Immigration

 

I am opposed to the use of the 287 (g) program. This program is discriminatory, cruel and violates civil rights, human rights, and International Law. 

Regardless of citizenship status, all people within the United States have constitutional rights. 287g uses Jim Crow tactics and discriminatory profiling and policing practices, violating constitutional rights and putting black and brown communities at an increased risk of racial profiling, a practice that violates the right to freedom from discrimination.  

Survivors of crime are denied access to justice.  It leads to the under-reporting of violence in the home and family. This program erodes the relationship between the community and law enforcement and fails to identify survivors of sex trafficking. Many forms of human trafficking include sexual slavery, debt bondage, and forced labor. Debt bondage, forcing people to work until they pay off the “debt” incurred in bringing them to the USA and providing lodging afterwards, can take a variety of forms. Often, the “debts” are impossible to repay because of the “interest” and other charges added to the original sum.

Our government has an obligation to prevent and address the abuse of immigrants and ensure that all immigrants are able to access available relief. This includes acting with due diligence to investigate and punish criminal conduct and guaranteeing access to justice for immigrant victims of crime.

Despite important protections under the law, survivors of trafficking and domestic violence often face obstacles in getting access to justice. Law enforcement officials may not play an active role or participate in identifying who is entitled to the protections that are available while some seem unaware of relevant legal provisions. Strict statutory requirements and the climate of fear within immigrant communities caused by the threat of detention and deportation serve as additional barriers.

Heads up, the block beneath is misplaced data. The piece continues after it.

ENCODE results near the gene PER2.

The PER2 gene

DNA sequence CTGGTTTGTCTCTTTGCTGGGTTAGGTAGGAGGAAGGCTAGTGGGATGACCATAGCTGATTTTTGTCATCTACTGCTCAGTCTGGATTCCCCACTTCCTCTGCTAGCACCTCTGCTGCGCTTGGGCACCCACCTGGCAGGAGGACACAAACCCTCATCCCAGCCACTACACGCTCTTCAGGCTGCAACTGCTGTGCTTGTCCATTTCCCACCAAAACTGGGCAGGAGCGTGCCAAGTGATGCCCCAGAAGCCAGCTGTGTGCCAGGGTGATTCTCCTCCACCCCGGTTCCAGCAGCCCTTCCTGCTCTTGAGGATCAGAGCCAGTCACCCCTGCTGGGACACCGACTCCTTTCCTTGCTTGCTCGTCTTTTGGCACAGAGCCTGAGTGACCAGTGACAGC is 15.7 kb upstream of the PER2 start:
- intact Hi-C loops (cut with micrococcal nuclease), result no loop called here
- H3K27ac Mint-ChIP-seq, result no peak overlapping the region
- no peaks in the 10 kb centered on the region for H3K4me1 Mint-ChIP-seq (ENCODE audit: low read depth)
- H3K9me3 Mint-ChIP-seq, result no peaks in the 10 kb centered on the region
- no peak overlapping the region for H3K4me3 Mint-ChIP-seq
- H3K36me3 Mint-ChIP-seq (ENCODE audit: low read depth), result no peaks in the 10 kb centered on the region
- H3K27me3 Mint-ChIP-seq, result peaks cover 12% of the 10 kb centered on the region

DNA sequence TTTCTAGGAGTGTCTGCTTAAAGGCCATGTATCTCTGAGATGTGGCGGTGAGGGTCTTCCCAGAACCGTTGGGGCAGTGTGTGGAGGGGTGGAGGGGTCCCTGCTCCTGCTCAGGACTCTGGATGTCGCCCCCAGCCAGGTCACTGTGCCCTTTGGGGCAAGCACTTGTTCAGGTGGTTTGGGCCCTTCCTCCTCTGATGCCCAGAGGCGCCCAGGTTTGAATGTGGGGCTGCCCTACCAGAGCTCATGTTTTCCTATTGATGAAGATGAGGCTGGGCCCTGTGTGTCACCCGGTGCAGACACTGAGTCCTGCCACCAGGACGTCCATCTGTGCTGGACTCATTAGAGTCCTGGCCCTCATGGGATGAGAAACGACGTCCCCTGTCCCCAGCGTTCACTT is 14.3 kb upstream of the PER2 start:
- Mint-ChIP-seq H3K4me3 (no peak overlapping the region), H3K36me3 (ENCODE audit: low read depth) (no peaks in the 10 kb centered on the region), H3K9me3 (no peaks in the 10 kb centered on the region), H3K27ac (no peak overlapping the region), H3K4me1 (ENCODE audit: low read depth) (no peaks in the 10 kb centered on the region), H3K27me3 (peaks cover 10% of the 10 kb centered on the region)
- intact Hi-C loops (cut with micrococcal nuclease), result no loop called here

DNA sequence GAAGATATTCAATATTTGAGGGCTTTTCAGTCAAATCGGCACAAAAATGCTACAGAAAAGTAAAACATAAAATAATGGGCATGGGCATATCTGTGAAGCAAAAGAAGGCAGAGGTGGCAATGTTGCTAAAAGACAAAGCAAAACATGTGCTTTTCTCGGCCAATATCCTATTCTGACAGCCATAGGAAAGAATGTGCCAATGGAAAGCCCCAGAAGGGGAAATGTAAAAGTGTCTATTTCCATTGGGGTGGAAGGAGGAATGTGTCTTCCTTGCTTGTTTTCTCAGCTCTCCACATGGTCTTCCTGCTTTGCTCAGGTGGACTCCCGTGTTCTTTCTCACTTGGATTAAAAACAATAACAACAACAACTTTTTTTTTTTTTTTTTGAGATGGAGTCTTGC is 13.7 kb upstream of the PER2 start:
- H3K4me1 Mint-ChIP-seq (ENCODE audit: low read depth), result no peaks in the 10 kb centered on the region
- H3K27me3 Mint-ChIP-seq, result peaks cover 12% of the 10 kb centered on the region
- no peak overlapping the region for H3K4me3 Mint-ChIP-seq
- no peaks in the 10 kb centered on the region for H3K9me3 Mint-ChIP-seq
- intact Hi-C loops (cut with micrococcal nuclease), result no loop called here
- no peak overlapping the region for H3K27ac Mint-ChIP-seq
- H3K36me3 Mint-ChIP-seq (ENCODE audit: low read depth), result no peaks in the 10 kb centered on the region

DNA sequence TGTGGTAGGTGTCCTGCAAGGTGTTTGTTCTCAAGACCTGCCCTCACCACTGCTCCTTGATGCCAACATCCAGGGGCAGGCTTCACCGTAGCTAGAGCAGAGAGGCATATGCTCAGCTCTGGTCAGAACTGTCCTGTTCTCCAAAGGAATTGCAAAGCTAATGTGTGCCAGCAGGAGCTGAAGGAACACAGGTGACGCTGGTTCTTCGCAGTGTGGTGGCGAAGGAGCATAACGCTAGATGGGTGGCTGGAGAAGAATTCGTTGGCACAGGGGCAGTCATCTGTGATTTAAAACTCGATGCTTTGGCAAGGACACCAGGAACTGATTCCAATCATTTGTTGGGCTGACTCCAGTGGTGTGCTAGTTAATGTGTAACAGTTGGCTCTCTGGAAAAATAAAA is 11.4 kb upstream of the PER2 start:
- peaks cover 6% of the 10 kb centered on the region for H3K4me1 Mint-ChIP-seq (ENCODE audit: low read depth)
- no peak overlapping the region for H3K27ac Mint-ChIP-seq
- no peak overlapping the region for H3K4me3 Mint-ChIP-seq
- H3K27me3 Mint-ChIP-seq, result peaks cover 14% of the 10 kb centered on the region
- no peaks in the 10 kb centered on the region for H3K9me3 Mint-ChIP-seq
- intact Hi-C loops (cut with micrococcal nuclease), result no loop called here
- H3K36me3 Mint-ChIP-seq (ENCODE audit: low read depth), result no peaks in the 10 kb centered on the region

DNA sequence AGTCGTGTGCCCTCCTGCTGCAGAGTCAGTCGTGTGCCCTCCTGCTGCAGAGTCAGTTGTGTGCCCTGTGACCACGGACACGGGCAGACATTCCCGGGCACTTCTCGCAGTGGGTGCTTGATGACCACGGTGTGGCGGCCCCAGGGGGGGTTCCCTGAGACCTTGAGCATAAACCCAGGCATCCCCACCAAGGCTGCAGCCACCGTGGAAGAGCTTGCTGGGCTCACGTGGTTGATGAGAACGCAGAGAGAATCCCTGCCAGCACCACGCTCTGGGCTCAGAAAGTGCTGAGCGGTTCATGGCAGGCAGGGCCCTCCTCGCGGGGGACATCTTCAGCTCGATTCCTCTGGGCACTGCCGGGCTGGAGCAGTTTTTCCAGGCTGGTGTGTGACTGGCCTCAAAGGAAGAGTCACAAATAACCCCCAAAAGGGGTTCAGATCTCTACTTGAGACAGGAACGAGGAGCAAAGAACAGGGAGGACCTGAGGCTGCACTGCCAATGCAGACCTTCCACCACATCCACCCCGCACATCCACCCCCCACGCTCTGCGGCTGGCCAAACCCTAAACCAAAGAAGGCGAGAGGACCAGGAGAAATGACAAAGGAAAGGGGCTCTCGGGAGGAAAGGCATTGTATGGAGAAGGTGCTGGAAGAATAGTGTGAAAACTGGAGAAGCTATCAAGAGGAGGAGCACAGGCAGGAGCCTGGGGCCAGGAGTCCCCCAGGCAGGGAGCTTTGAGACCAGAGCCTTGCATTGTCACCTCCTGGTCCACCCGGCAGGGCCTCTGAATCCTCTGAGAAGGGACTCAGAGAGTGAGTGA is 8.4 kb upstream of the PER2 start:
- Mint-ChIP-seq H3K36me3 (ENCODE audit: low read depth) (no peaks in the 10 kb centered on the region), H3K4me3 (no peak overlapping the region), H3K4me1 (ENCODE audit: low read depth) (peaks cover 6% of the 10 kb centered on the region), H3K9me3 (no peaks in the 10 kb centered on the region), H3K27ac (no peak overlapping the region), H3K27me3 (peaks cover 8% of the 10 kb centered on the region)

Additionally, public funds should never be used to violate civil rights, regardless of citizenship or migratory status. 

Any person who works in the U.S. is granted labor rights regardless of their immigration status, and taxes paid are being used to fund oppression. 287g targets workers, specifically day laborers, and uses tax dollars to fund and implement discriminatory and xenophobic programs. 

Most egregiously 287 (g)  separates families. The trauma of separation causes emotional upheaval, particularly in children. The damage is devastating and lasts a lifetime. The isolation this program promotes creates barriers to education and healthcare. Oftentimes the breadwinner is the one detained, which derails the economic  and housing security of the remaining family members. From human rights abuses to lack of oversight and transparency, the 287(g) program is fundamentally flawed.

I would work to pass legislation that explicitly prohibits racial profiling by state, county and local lawenforcement agencies, and require the collection of datadisaggregated by race, age and gender in order to identify and assess whether or not law enforcement activities result in racial profiling.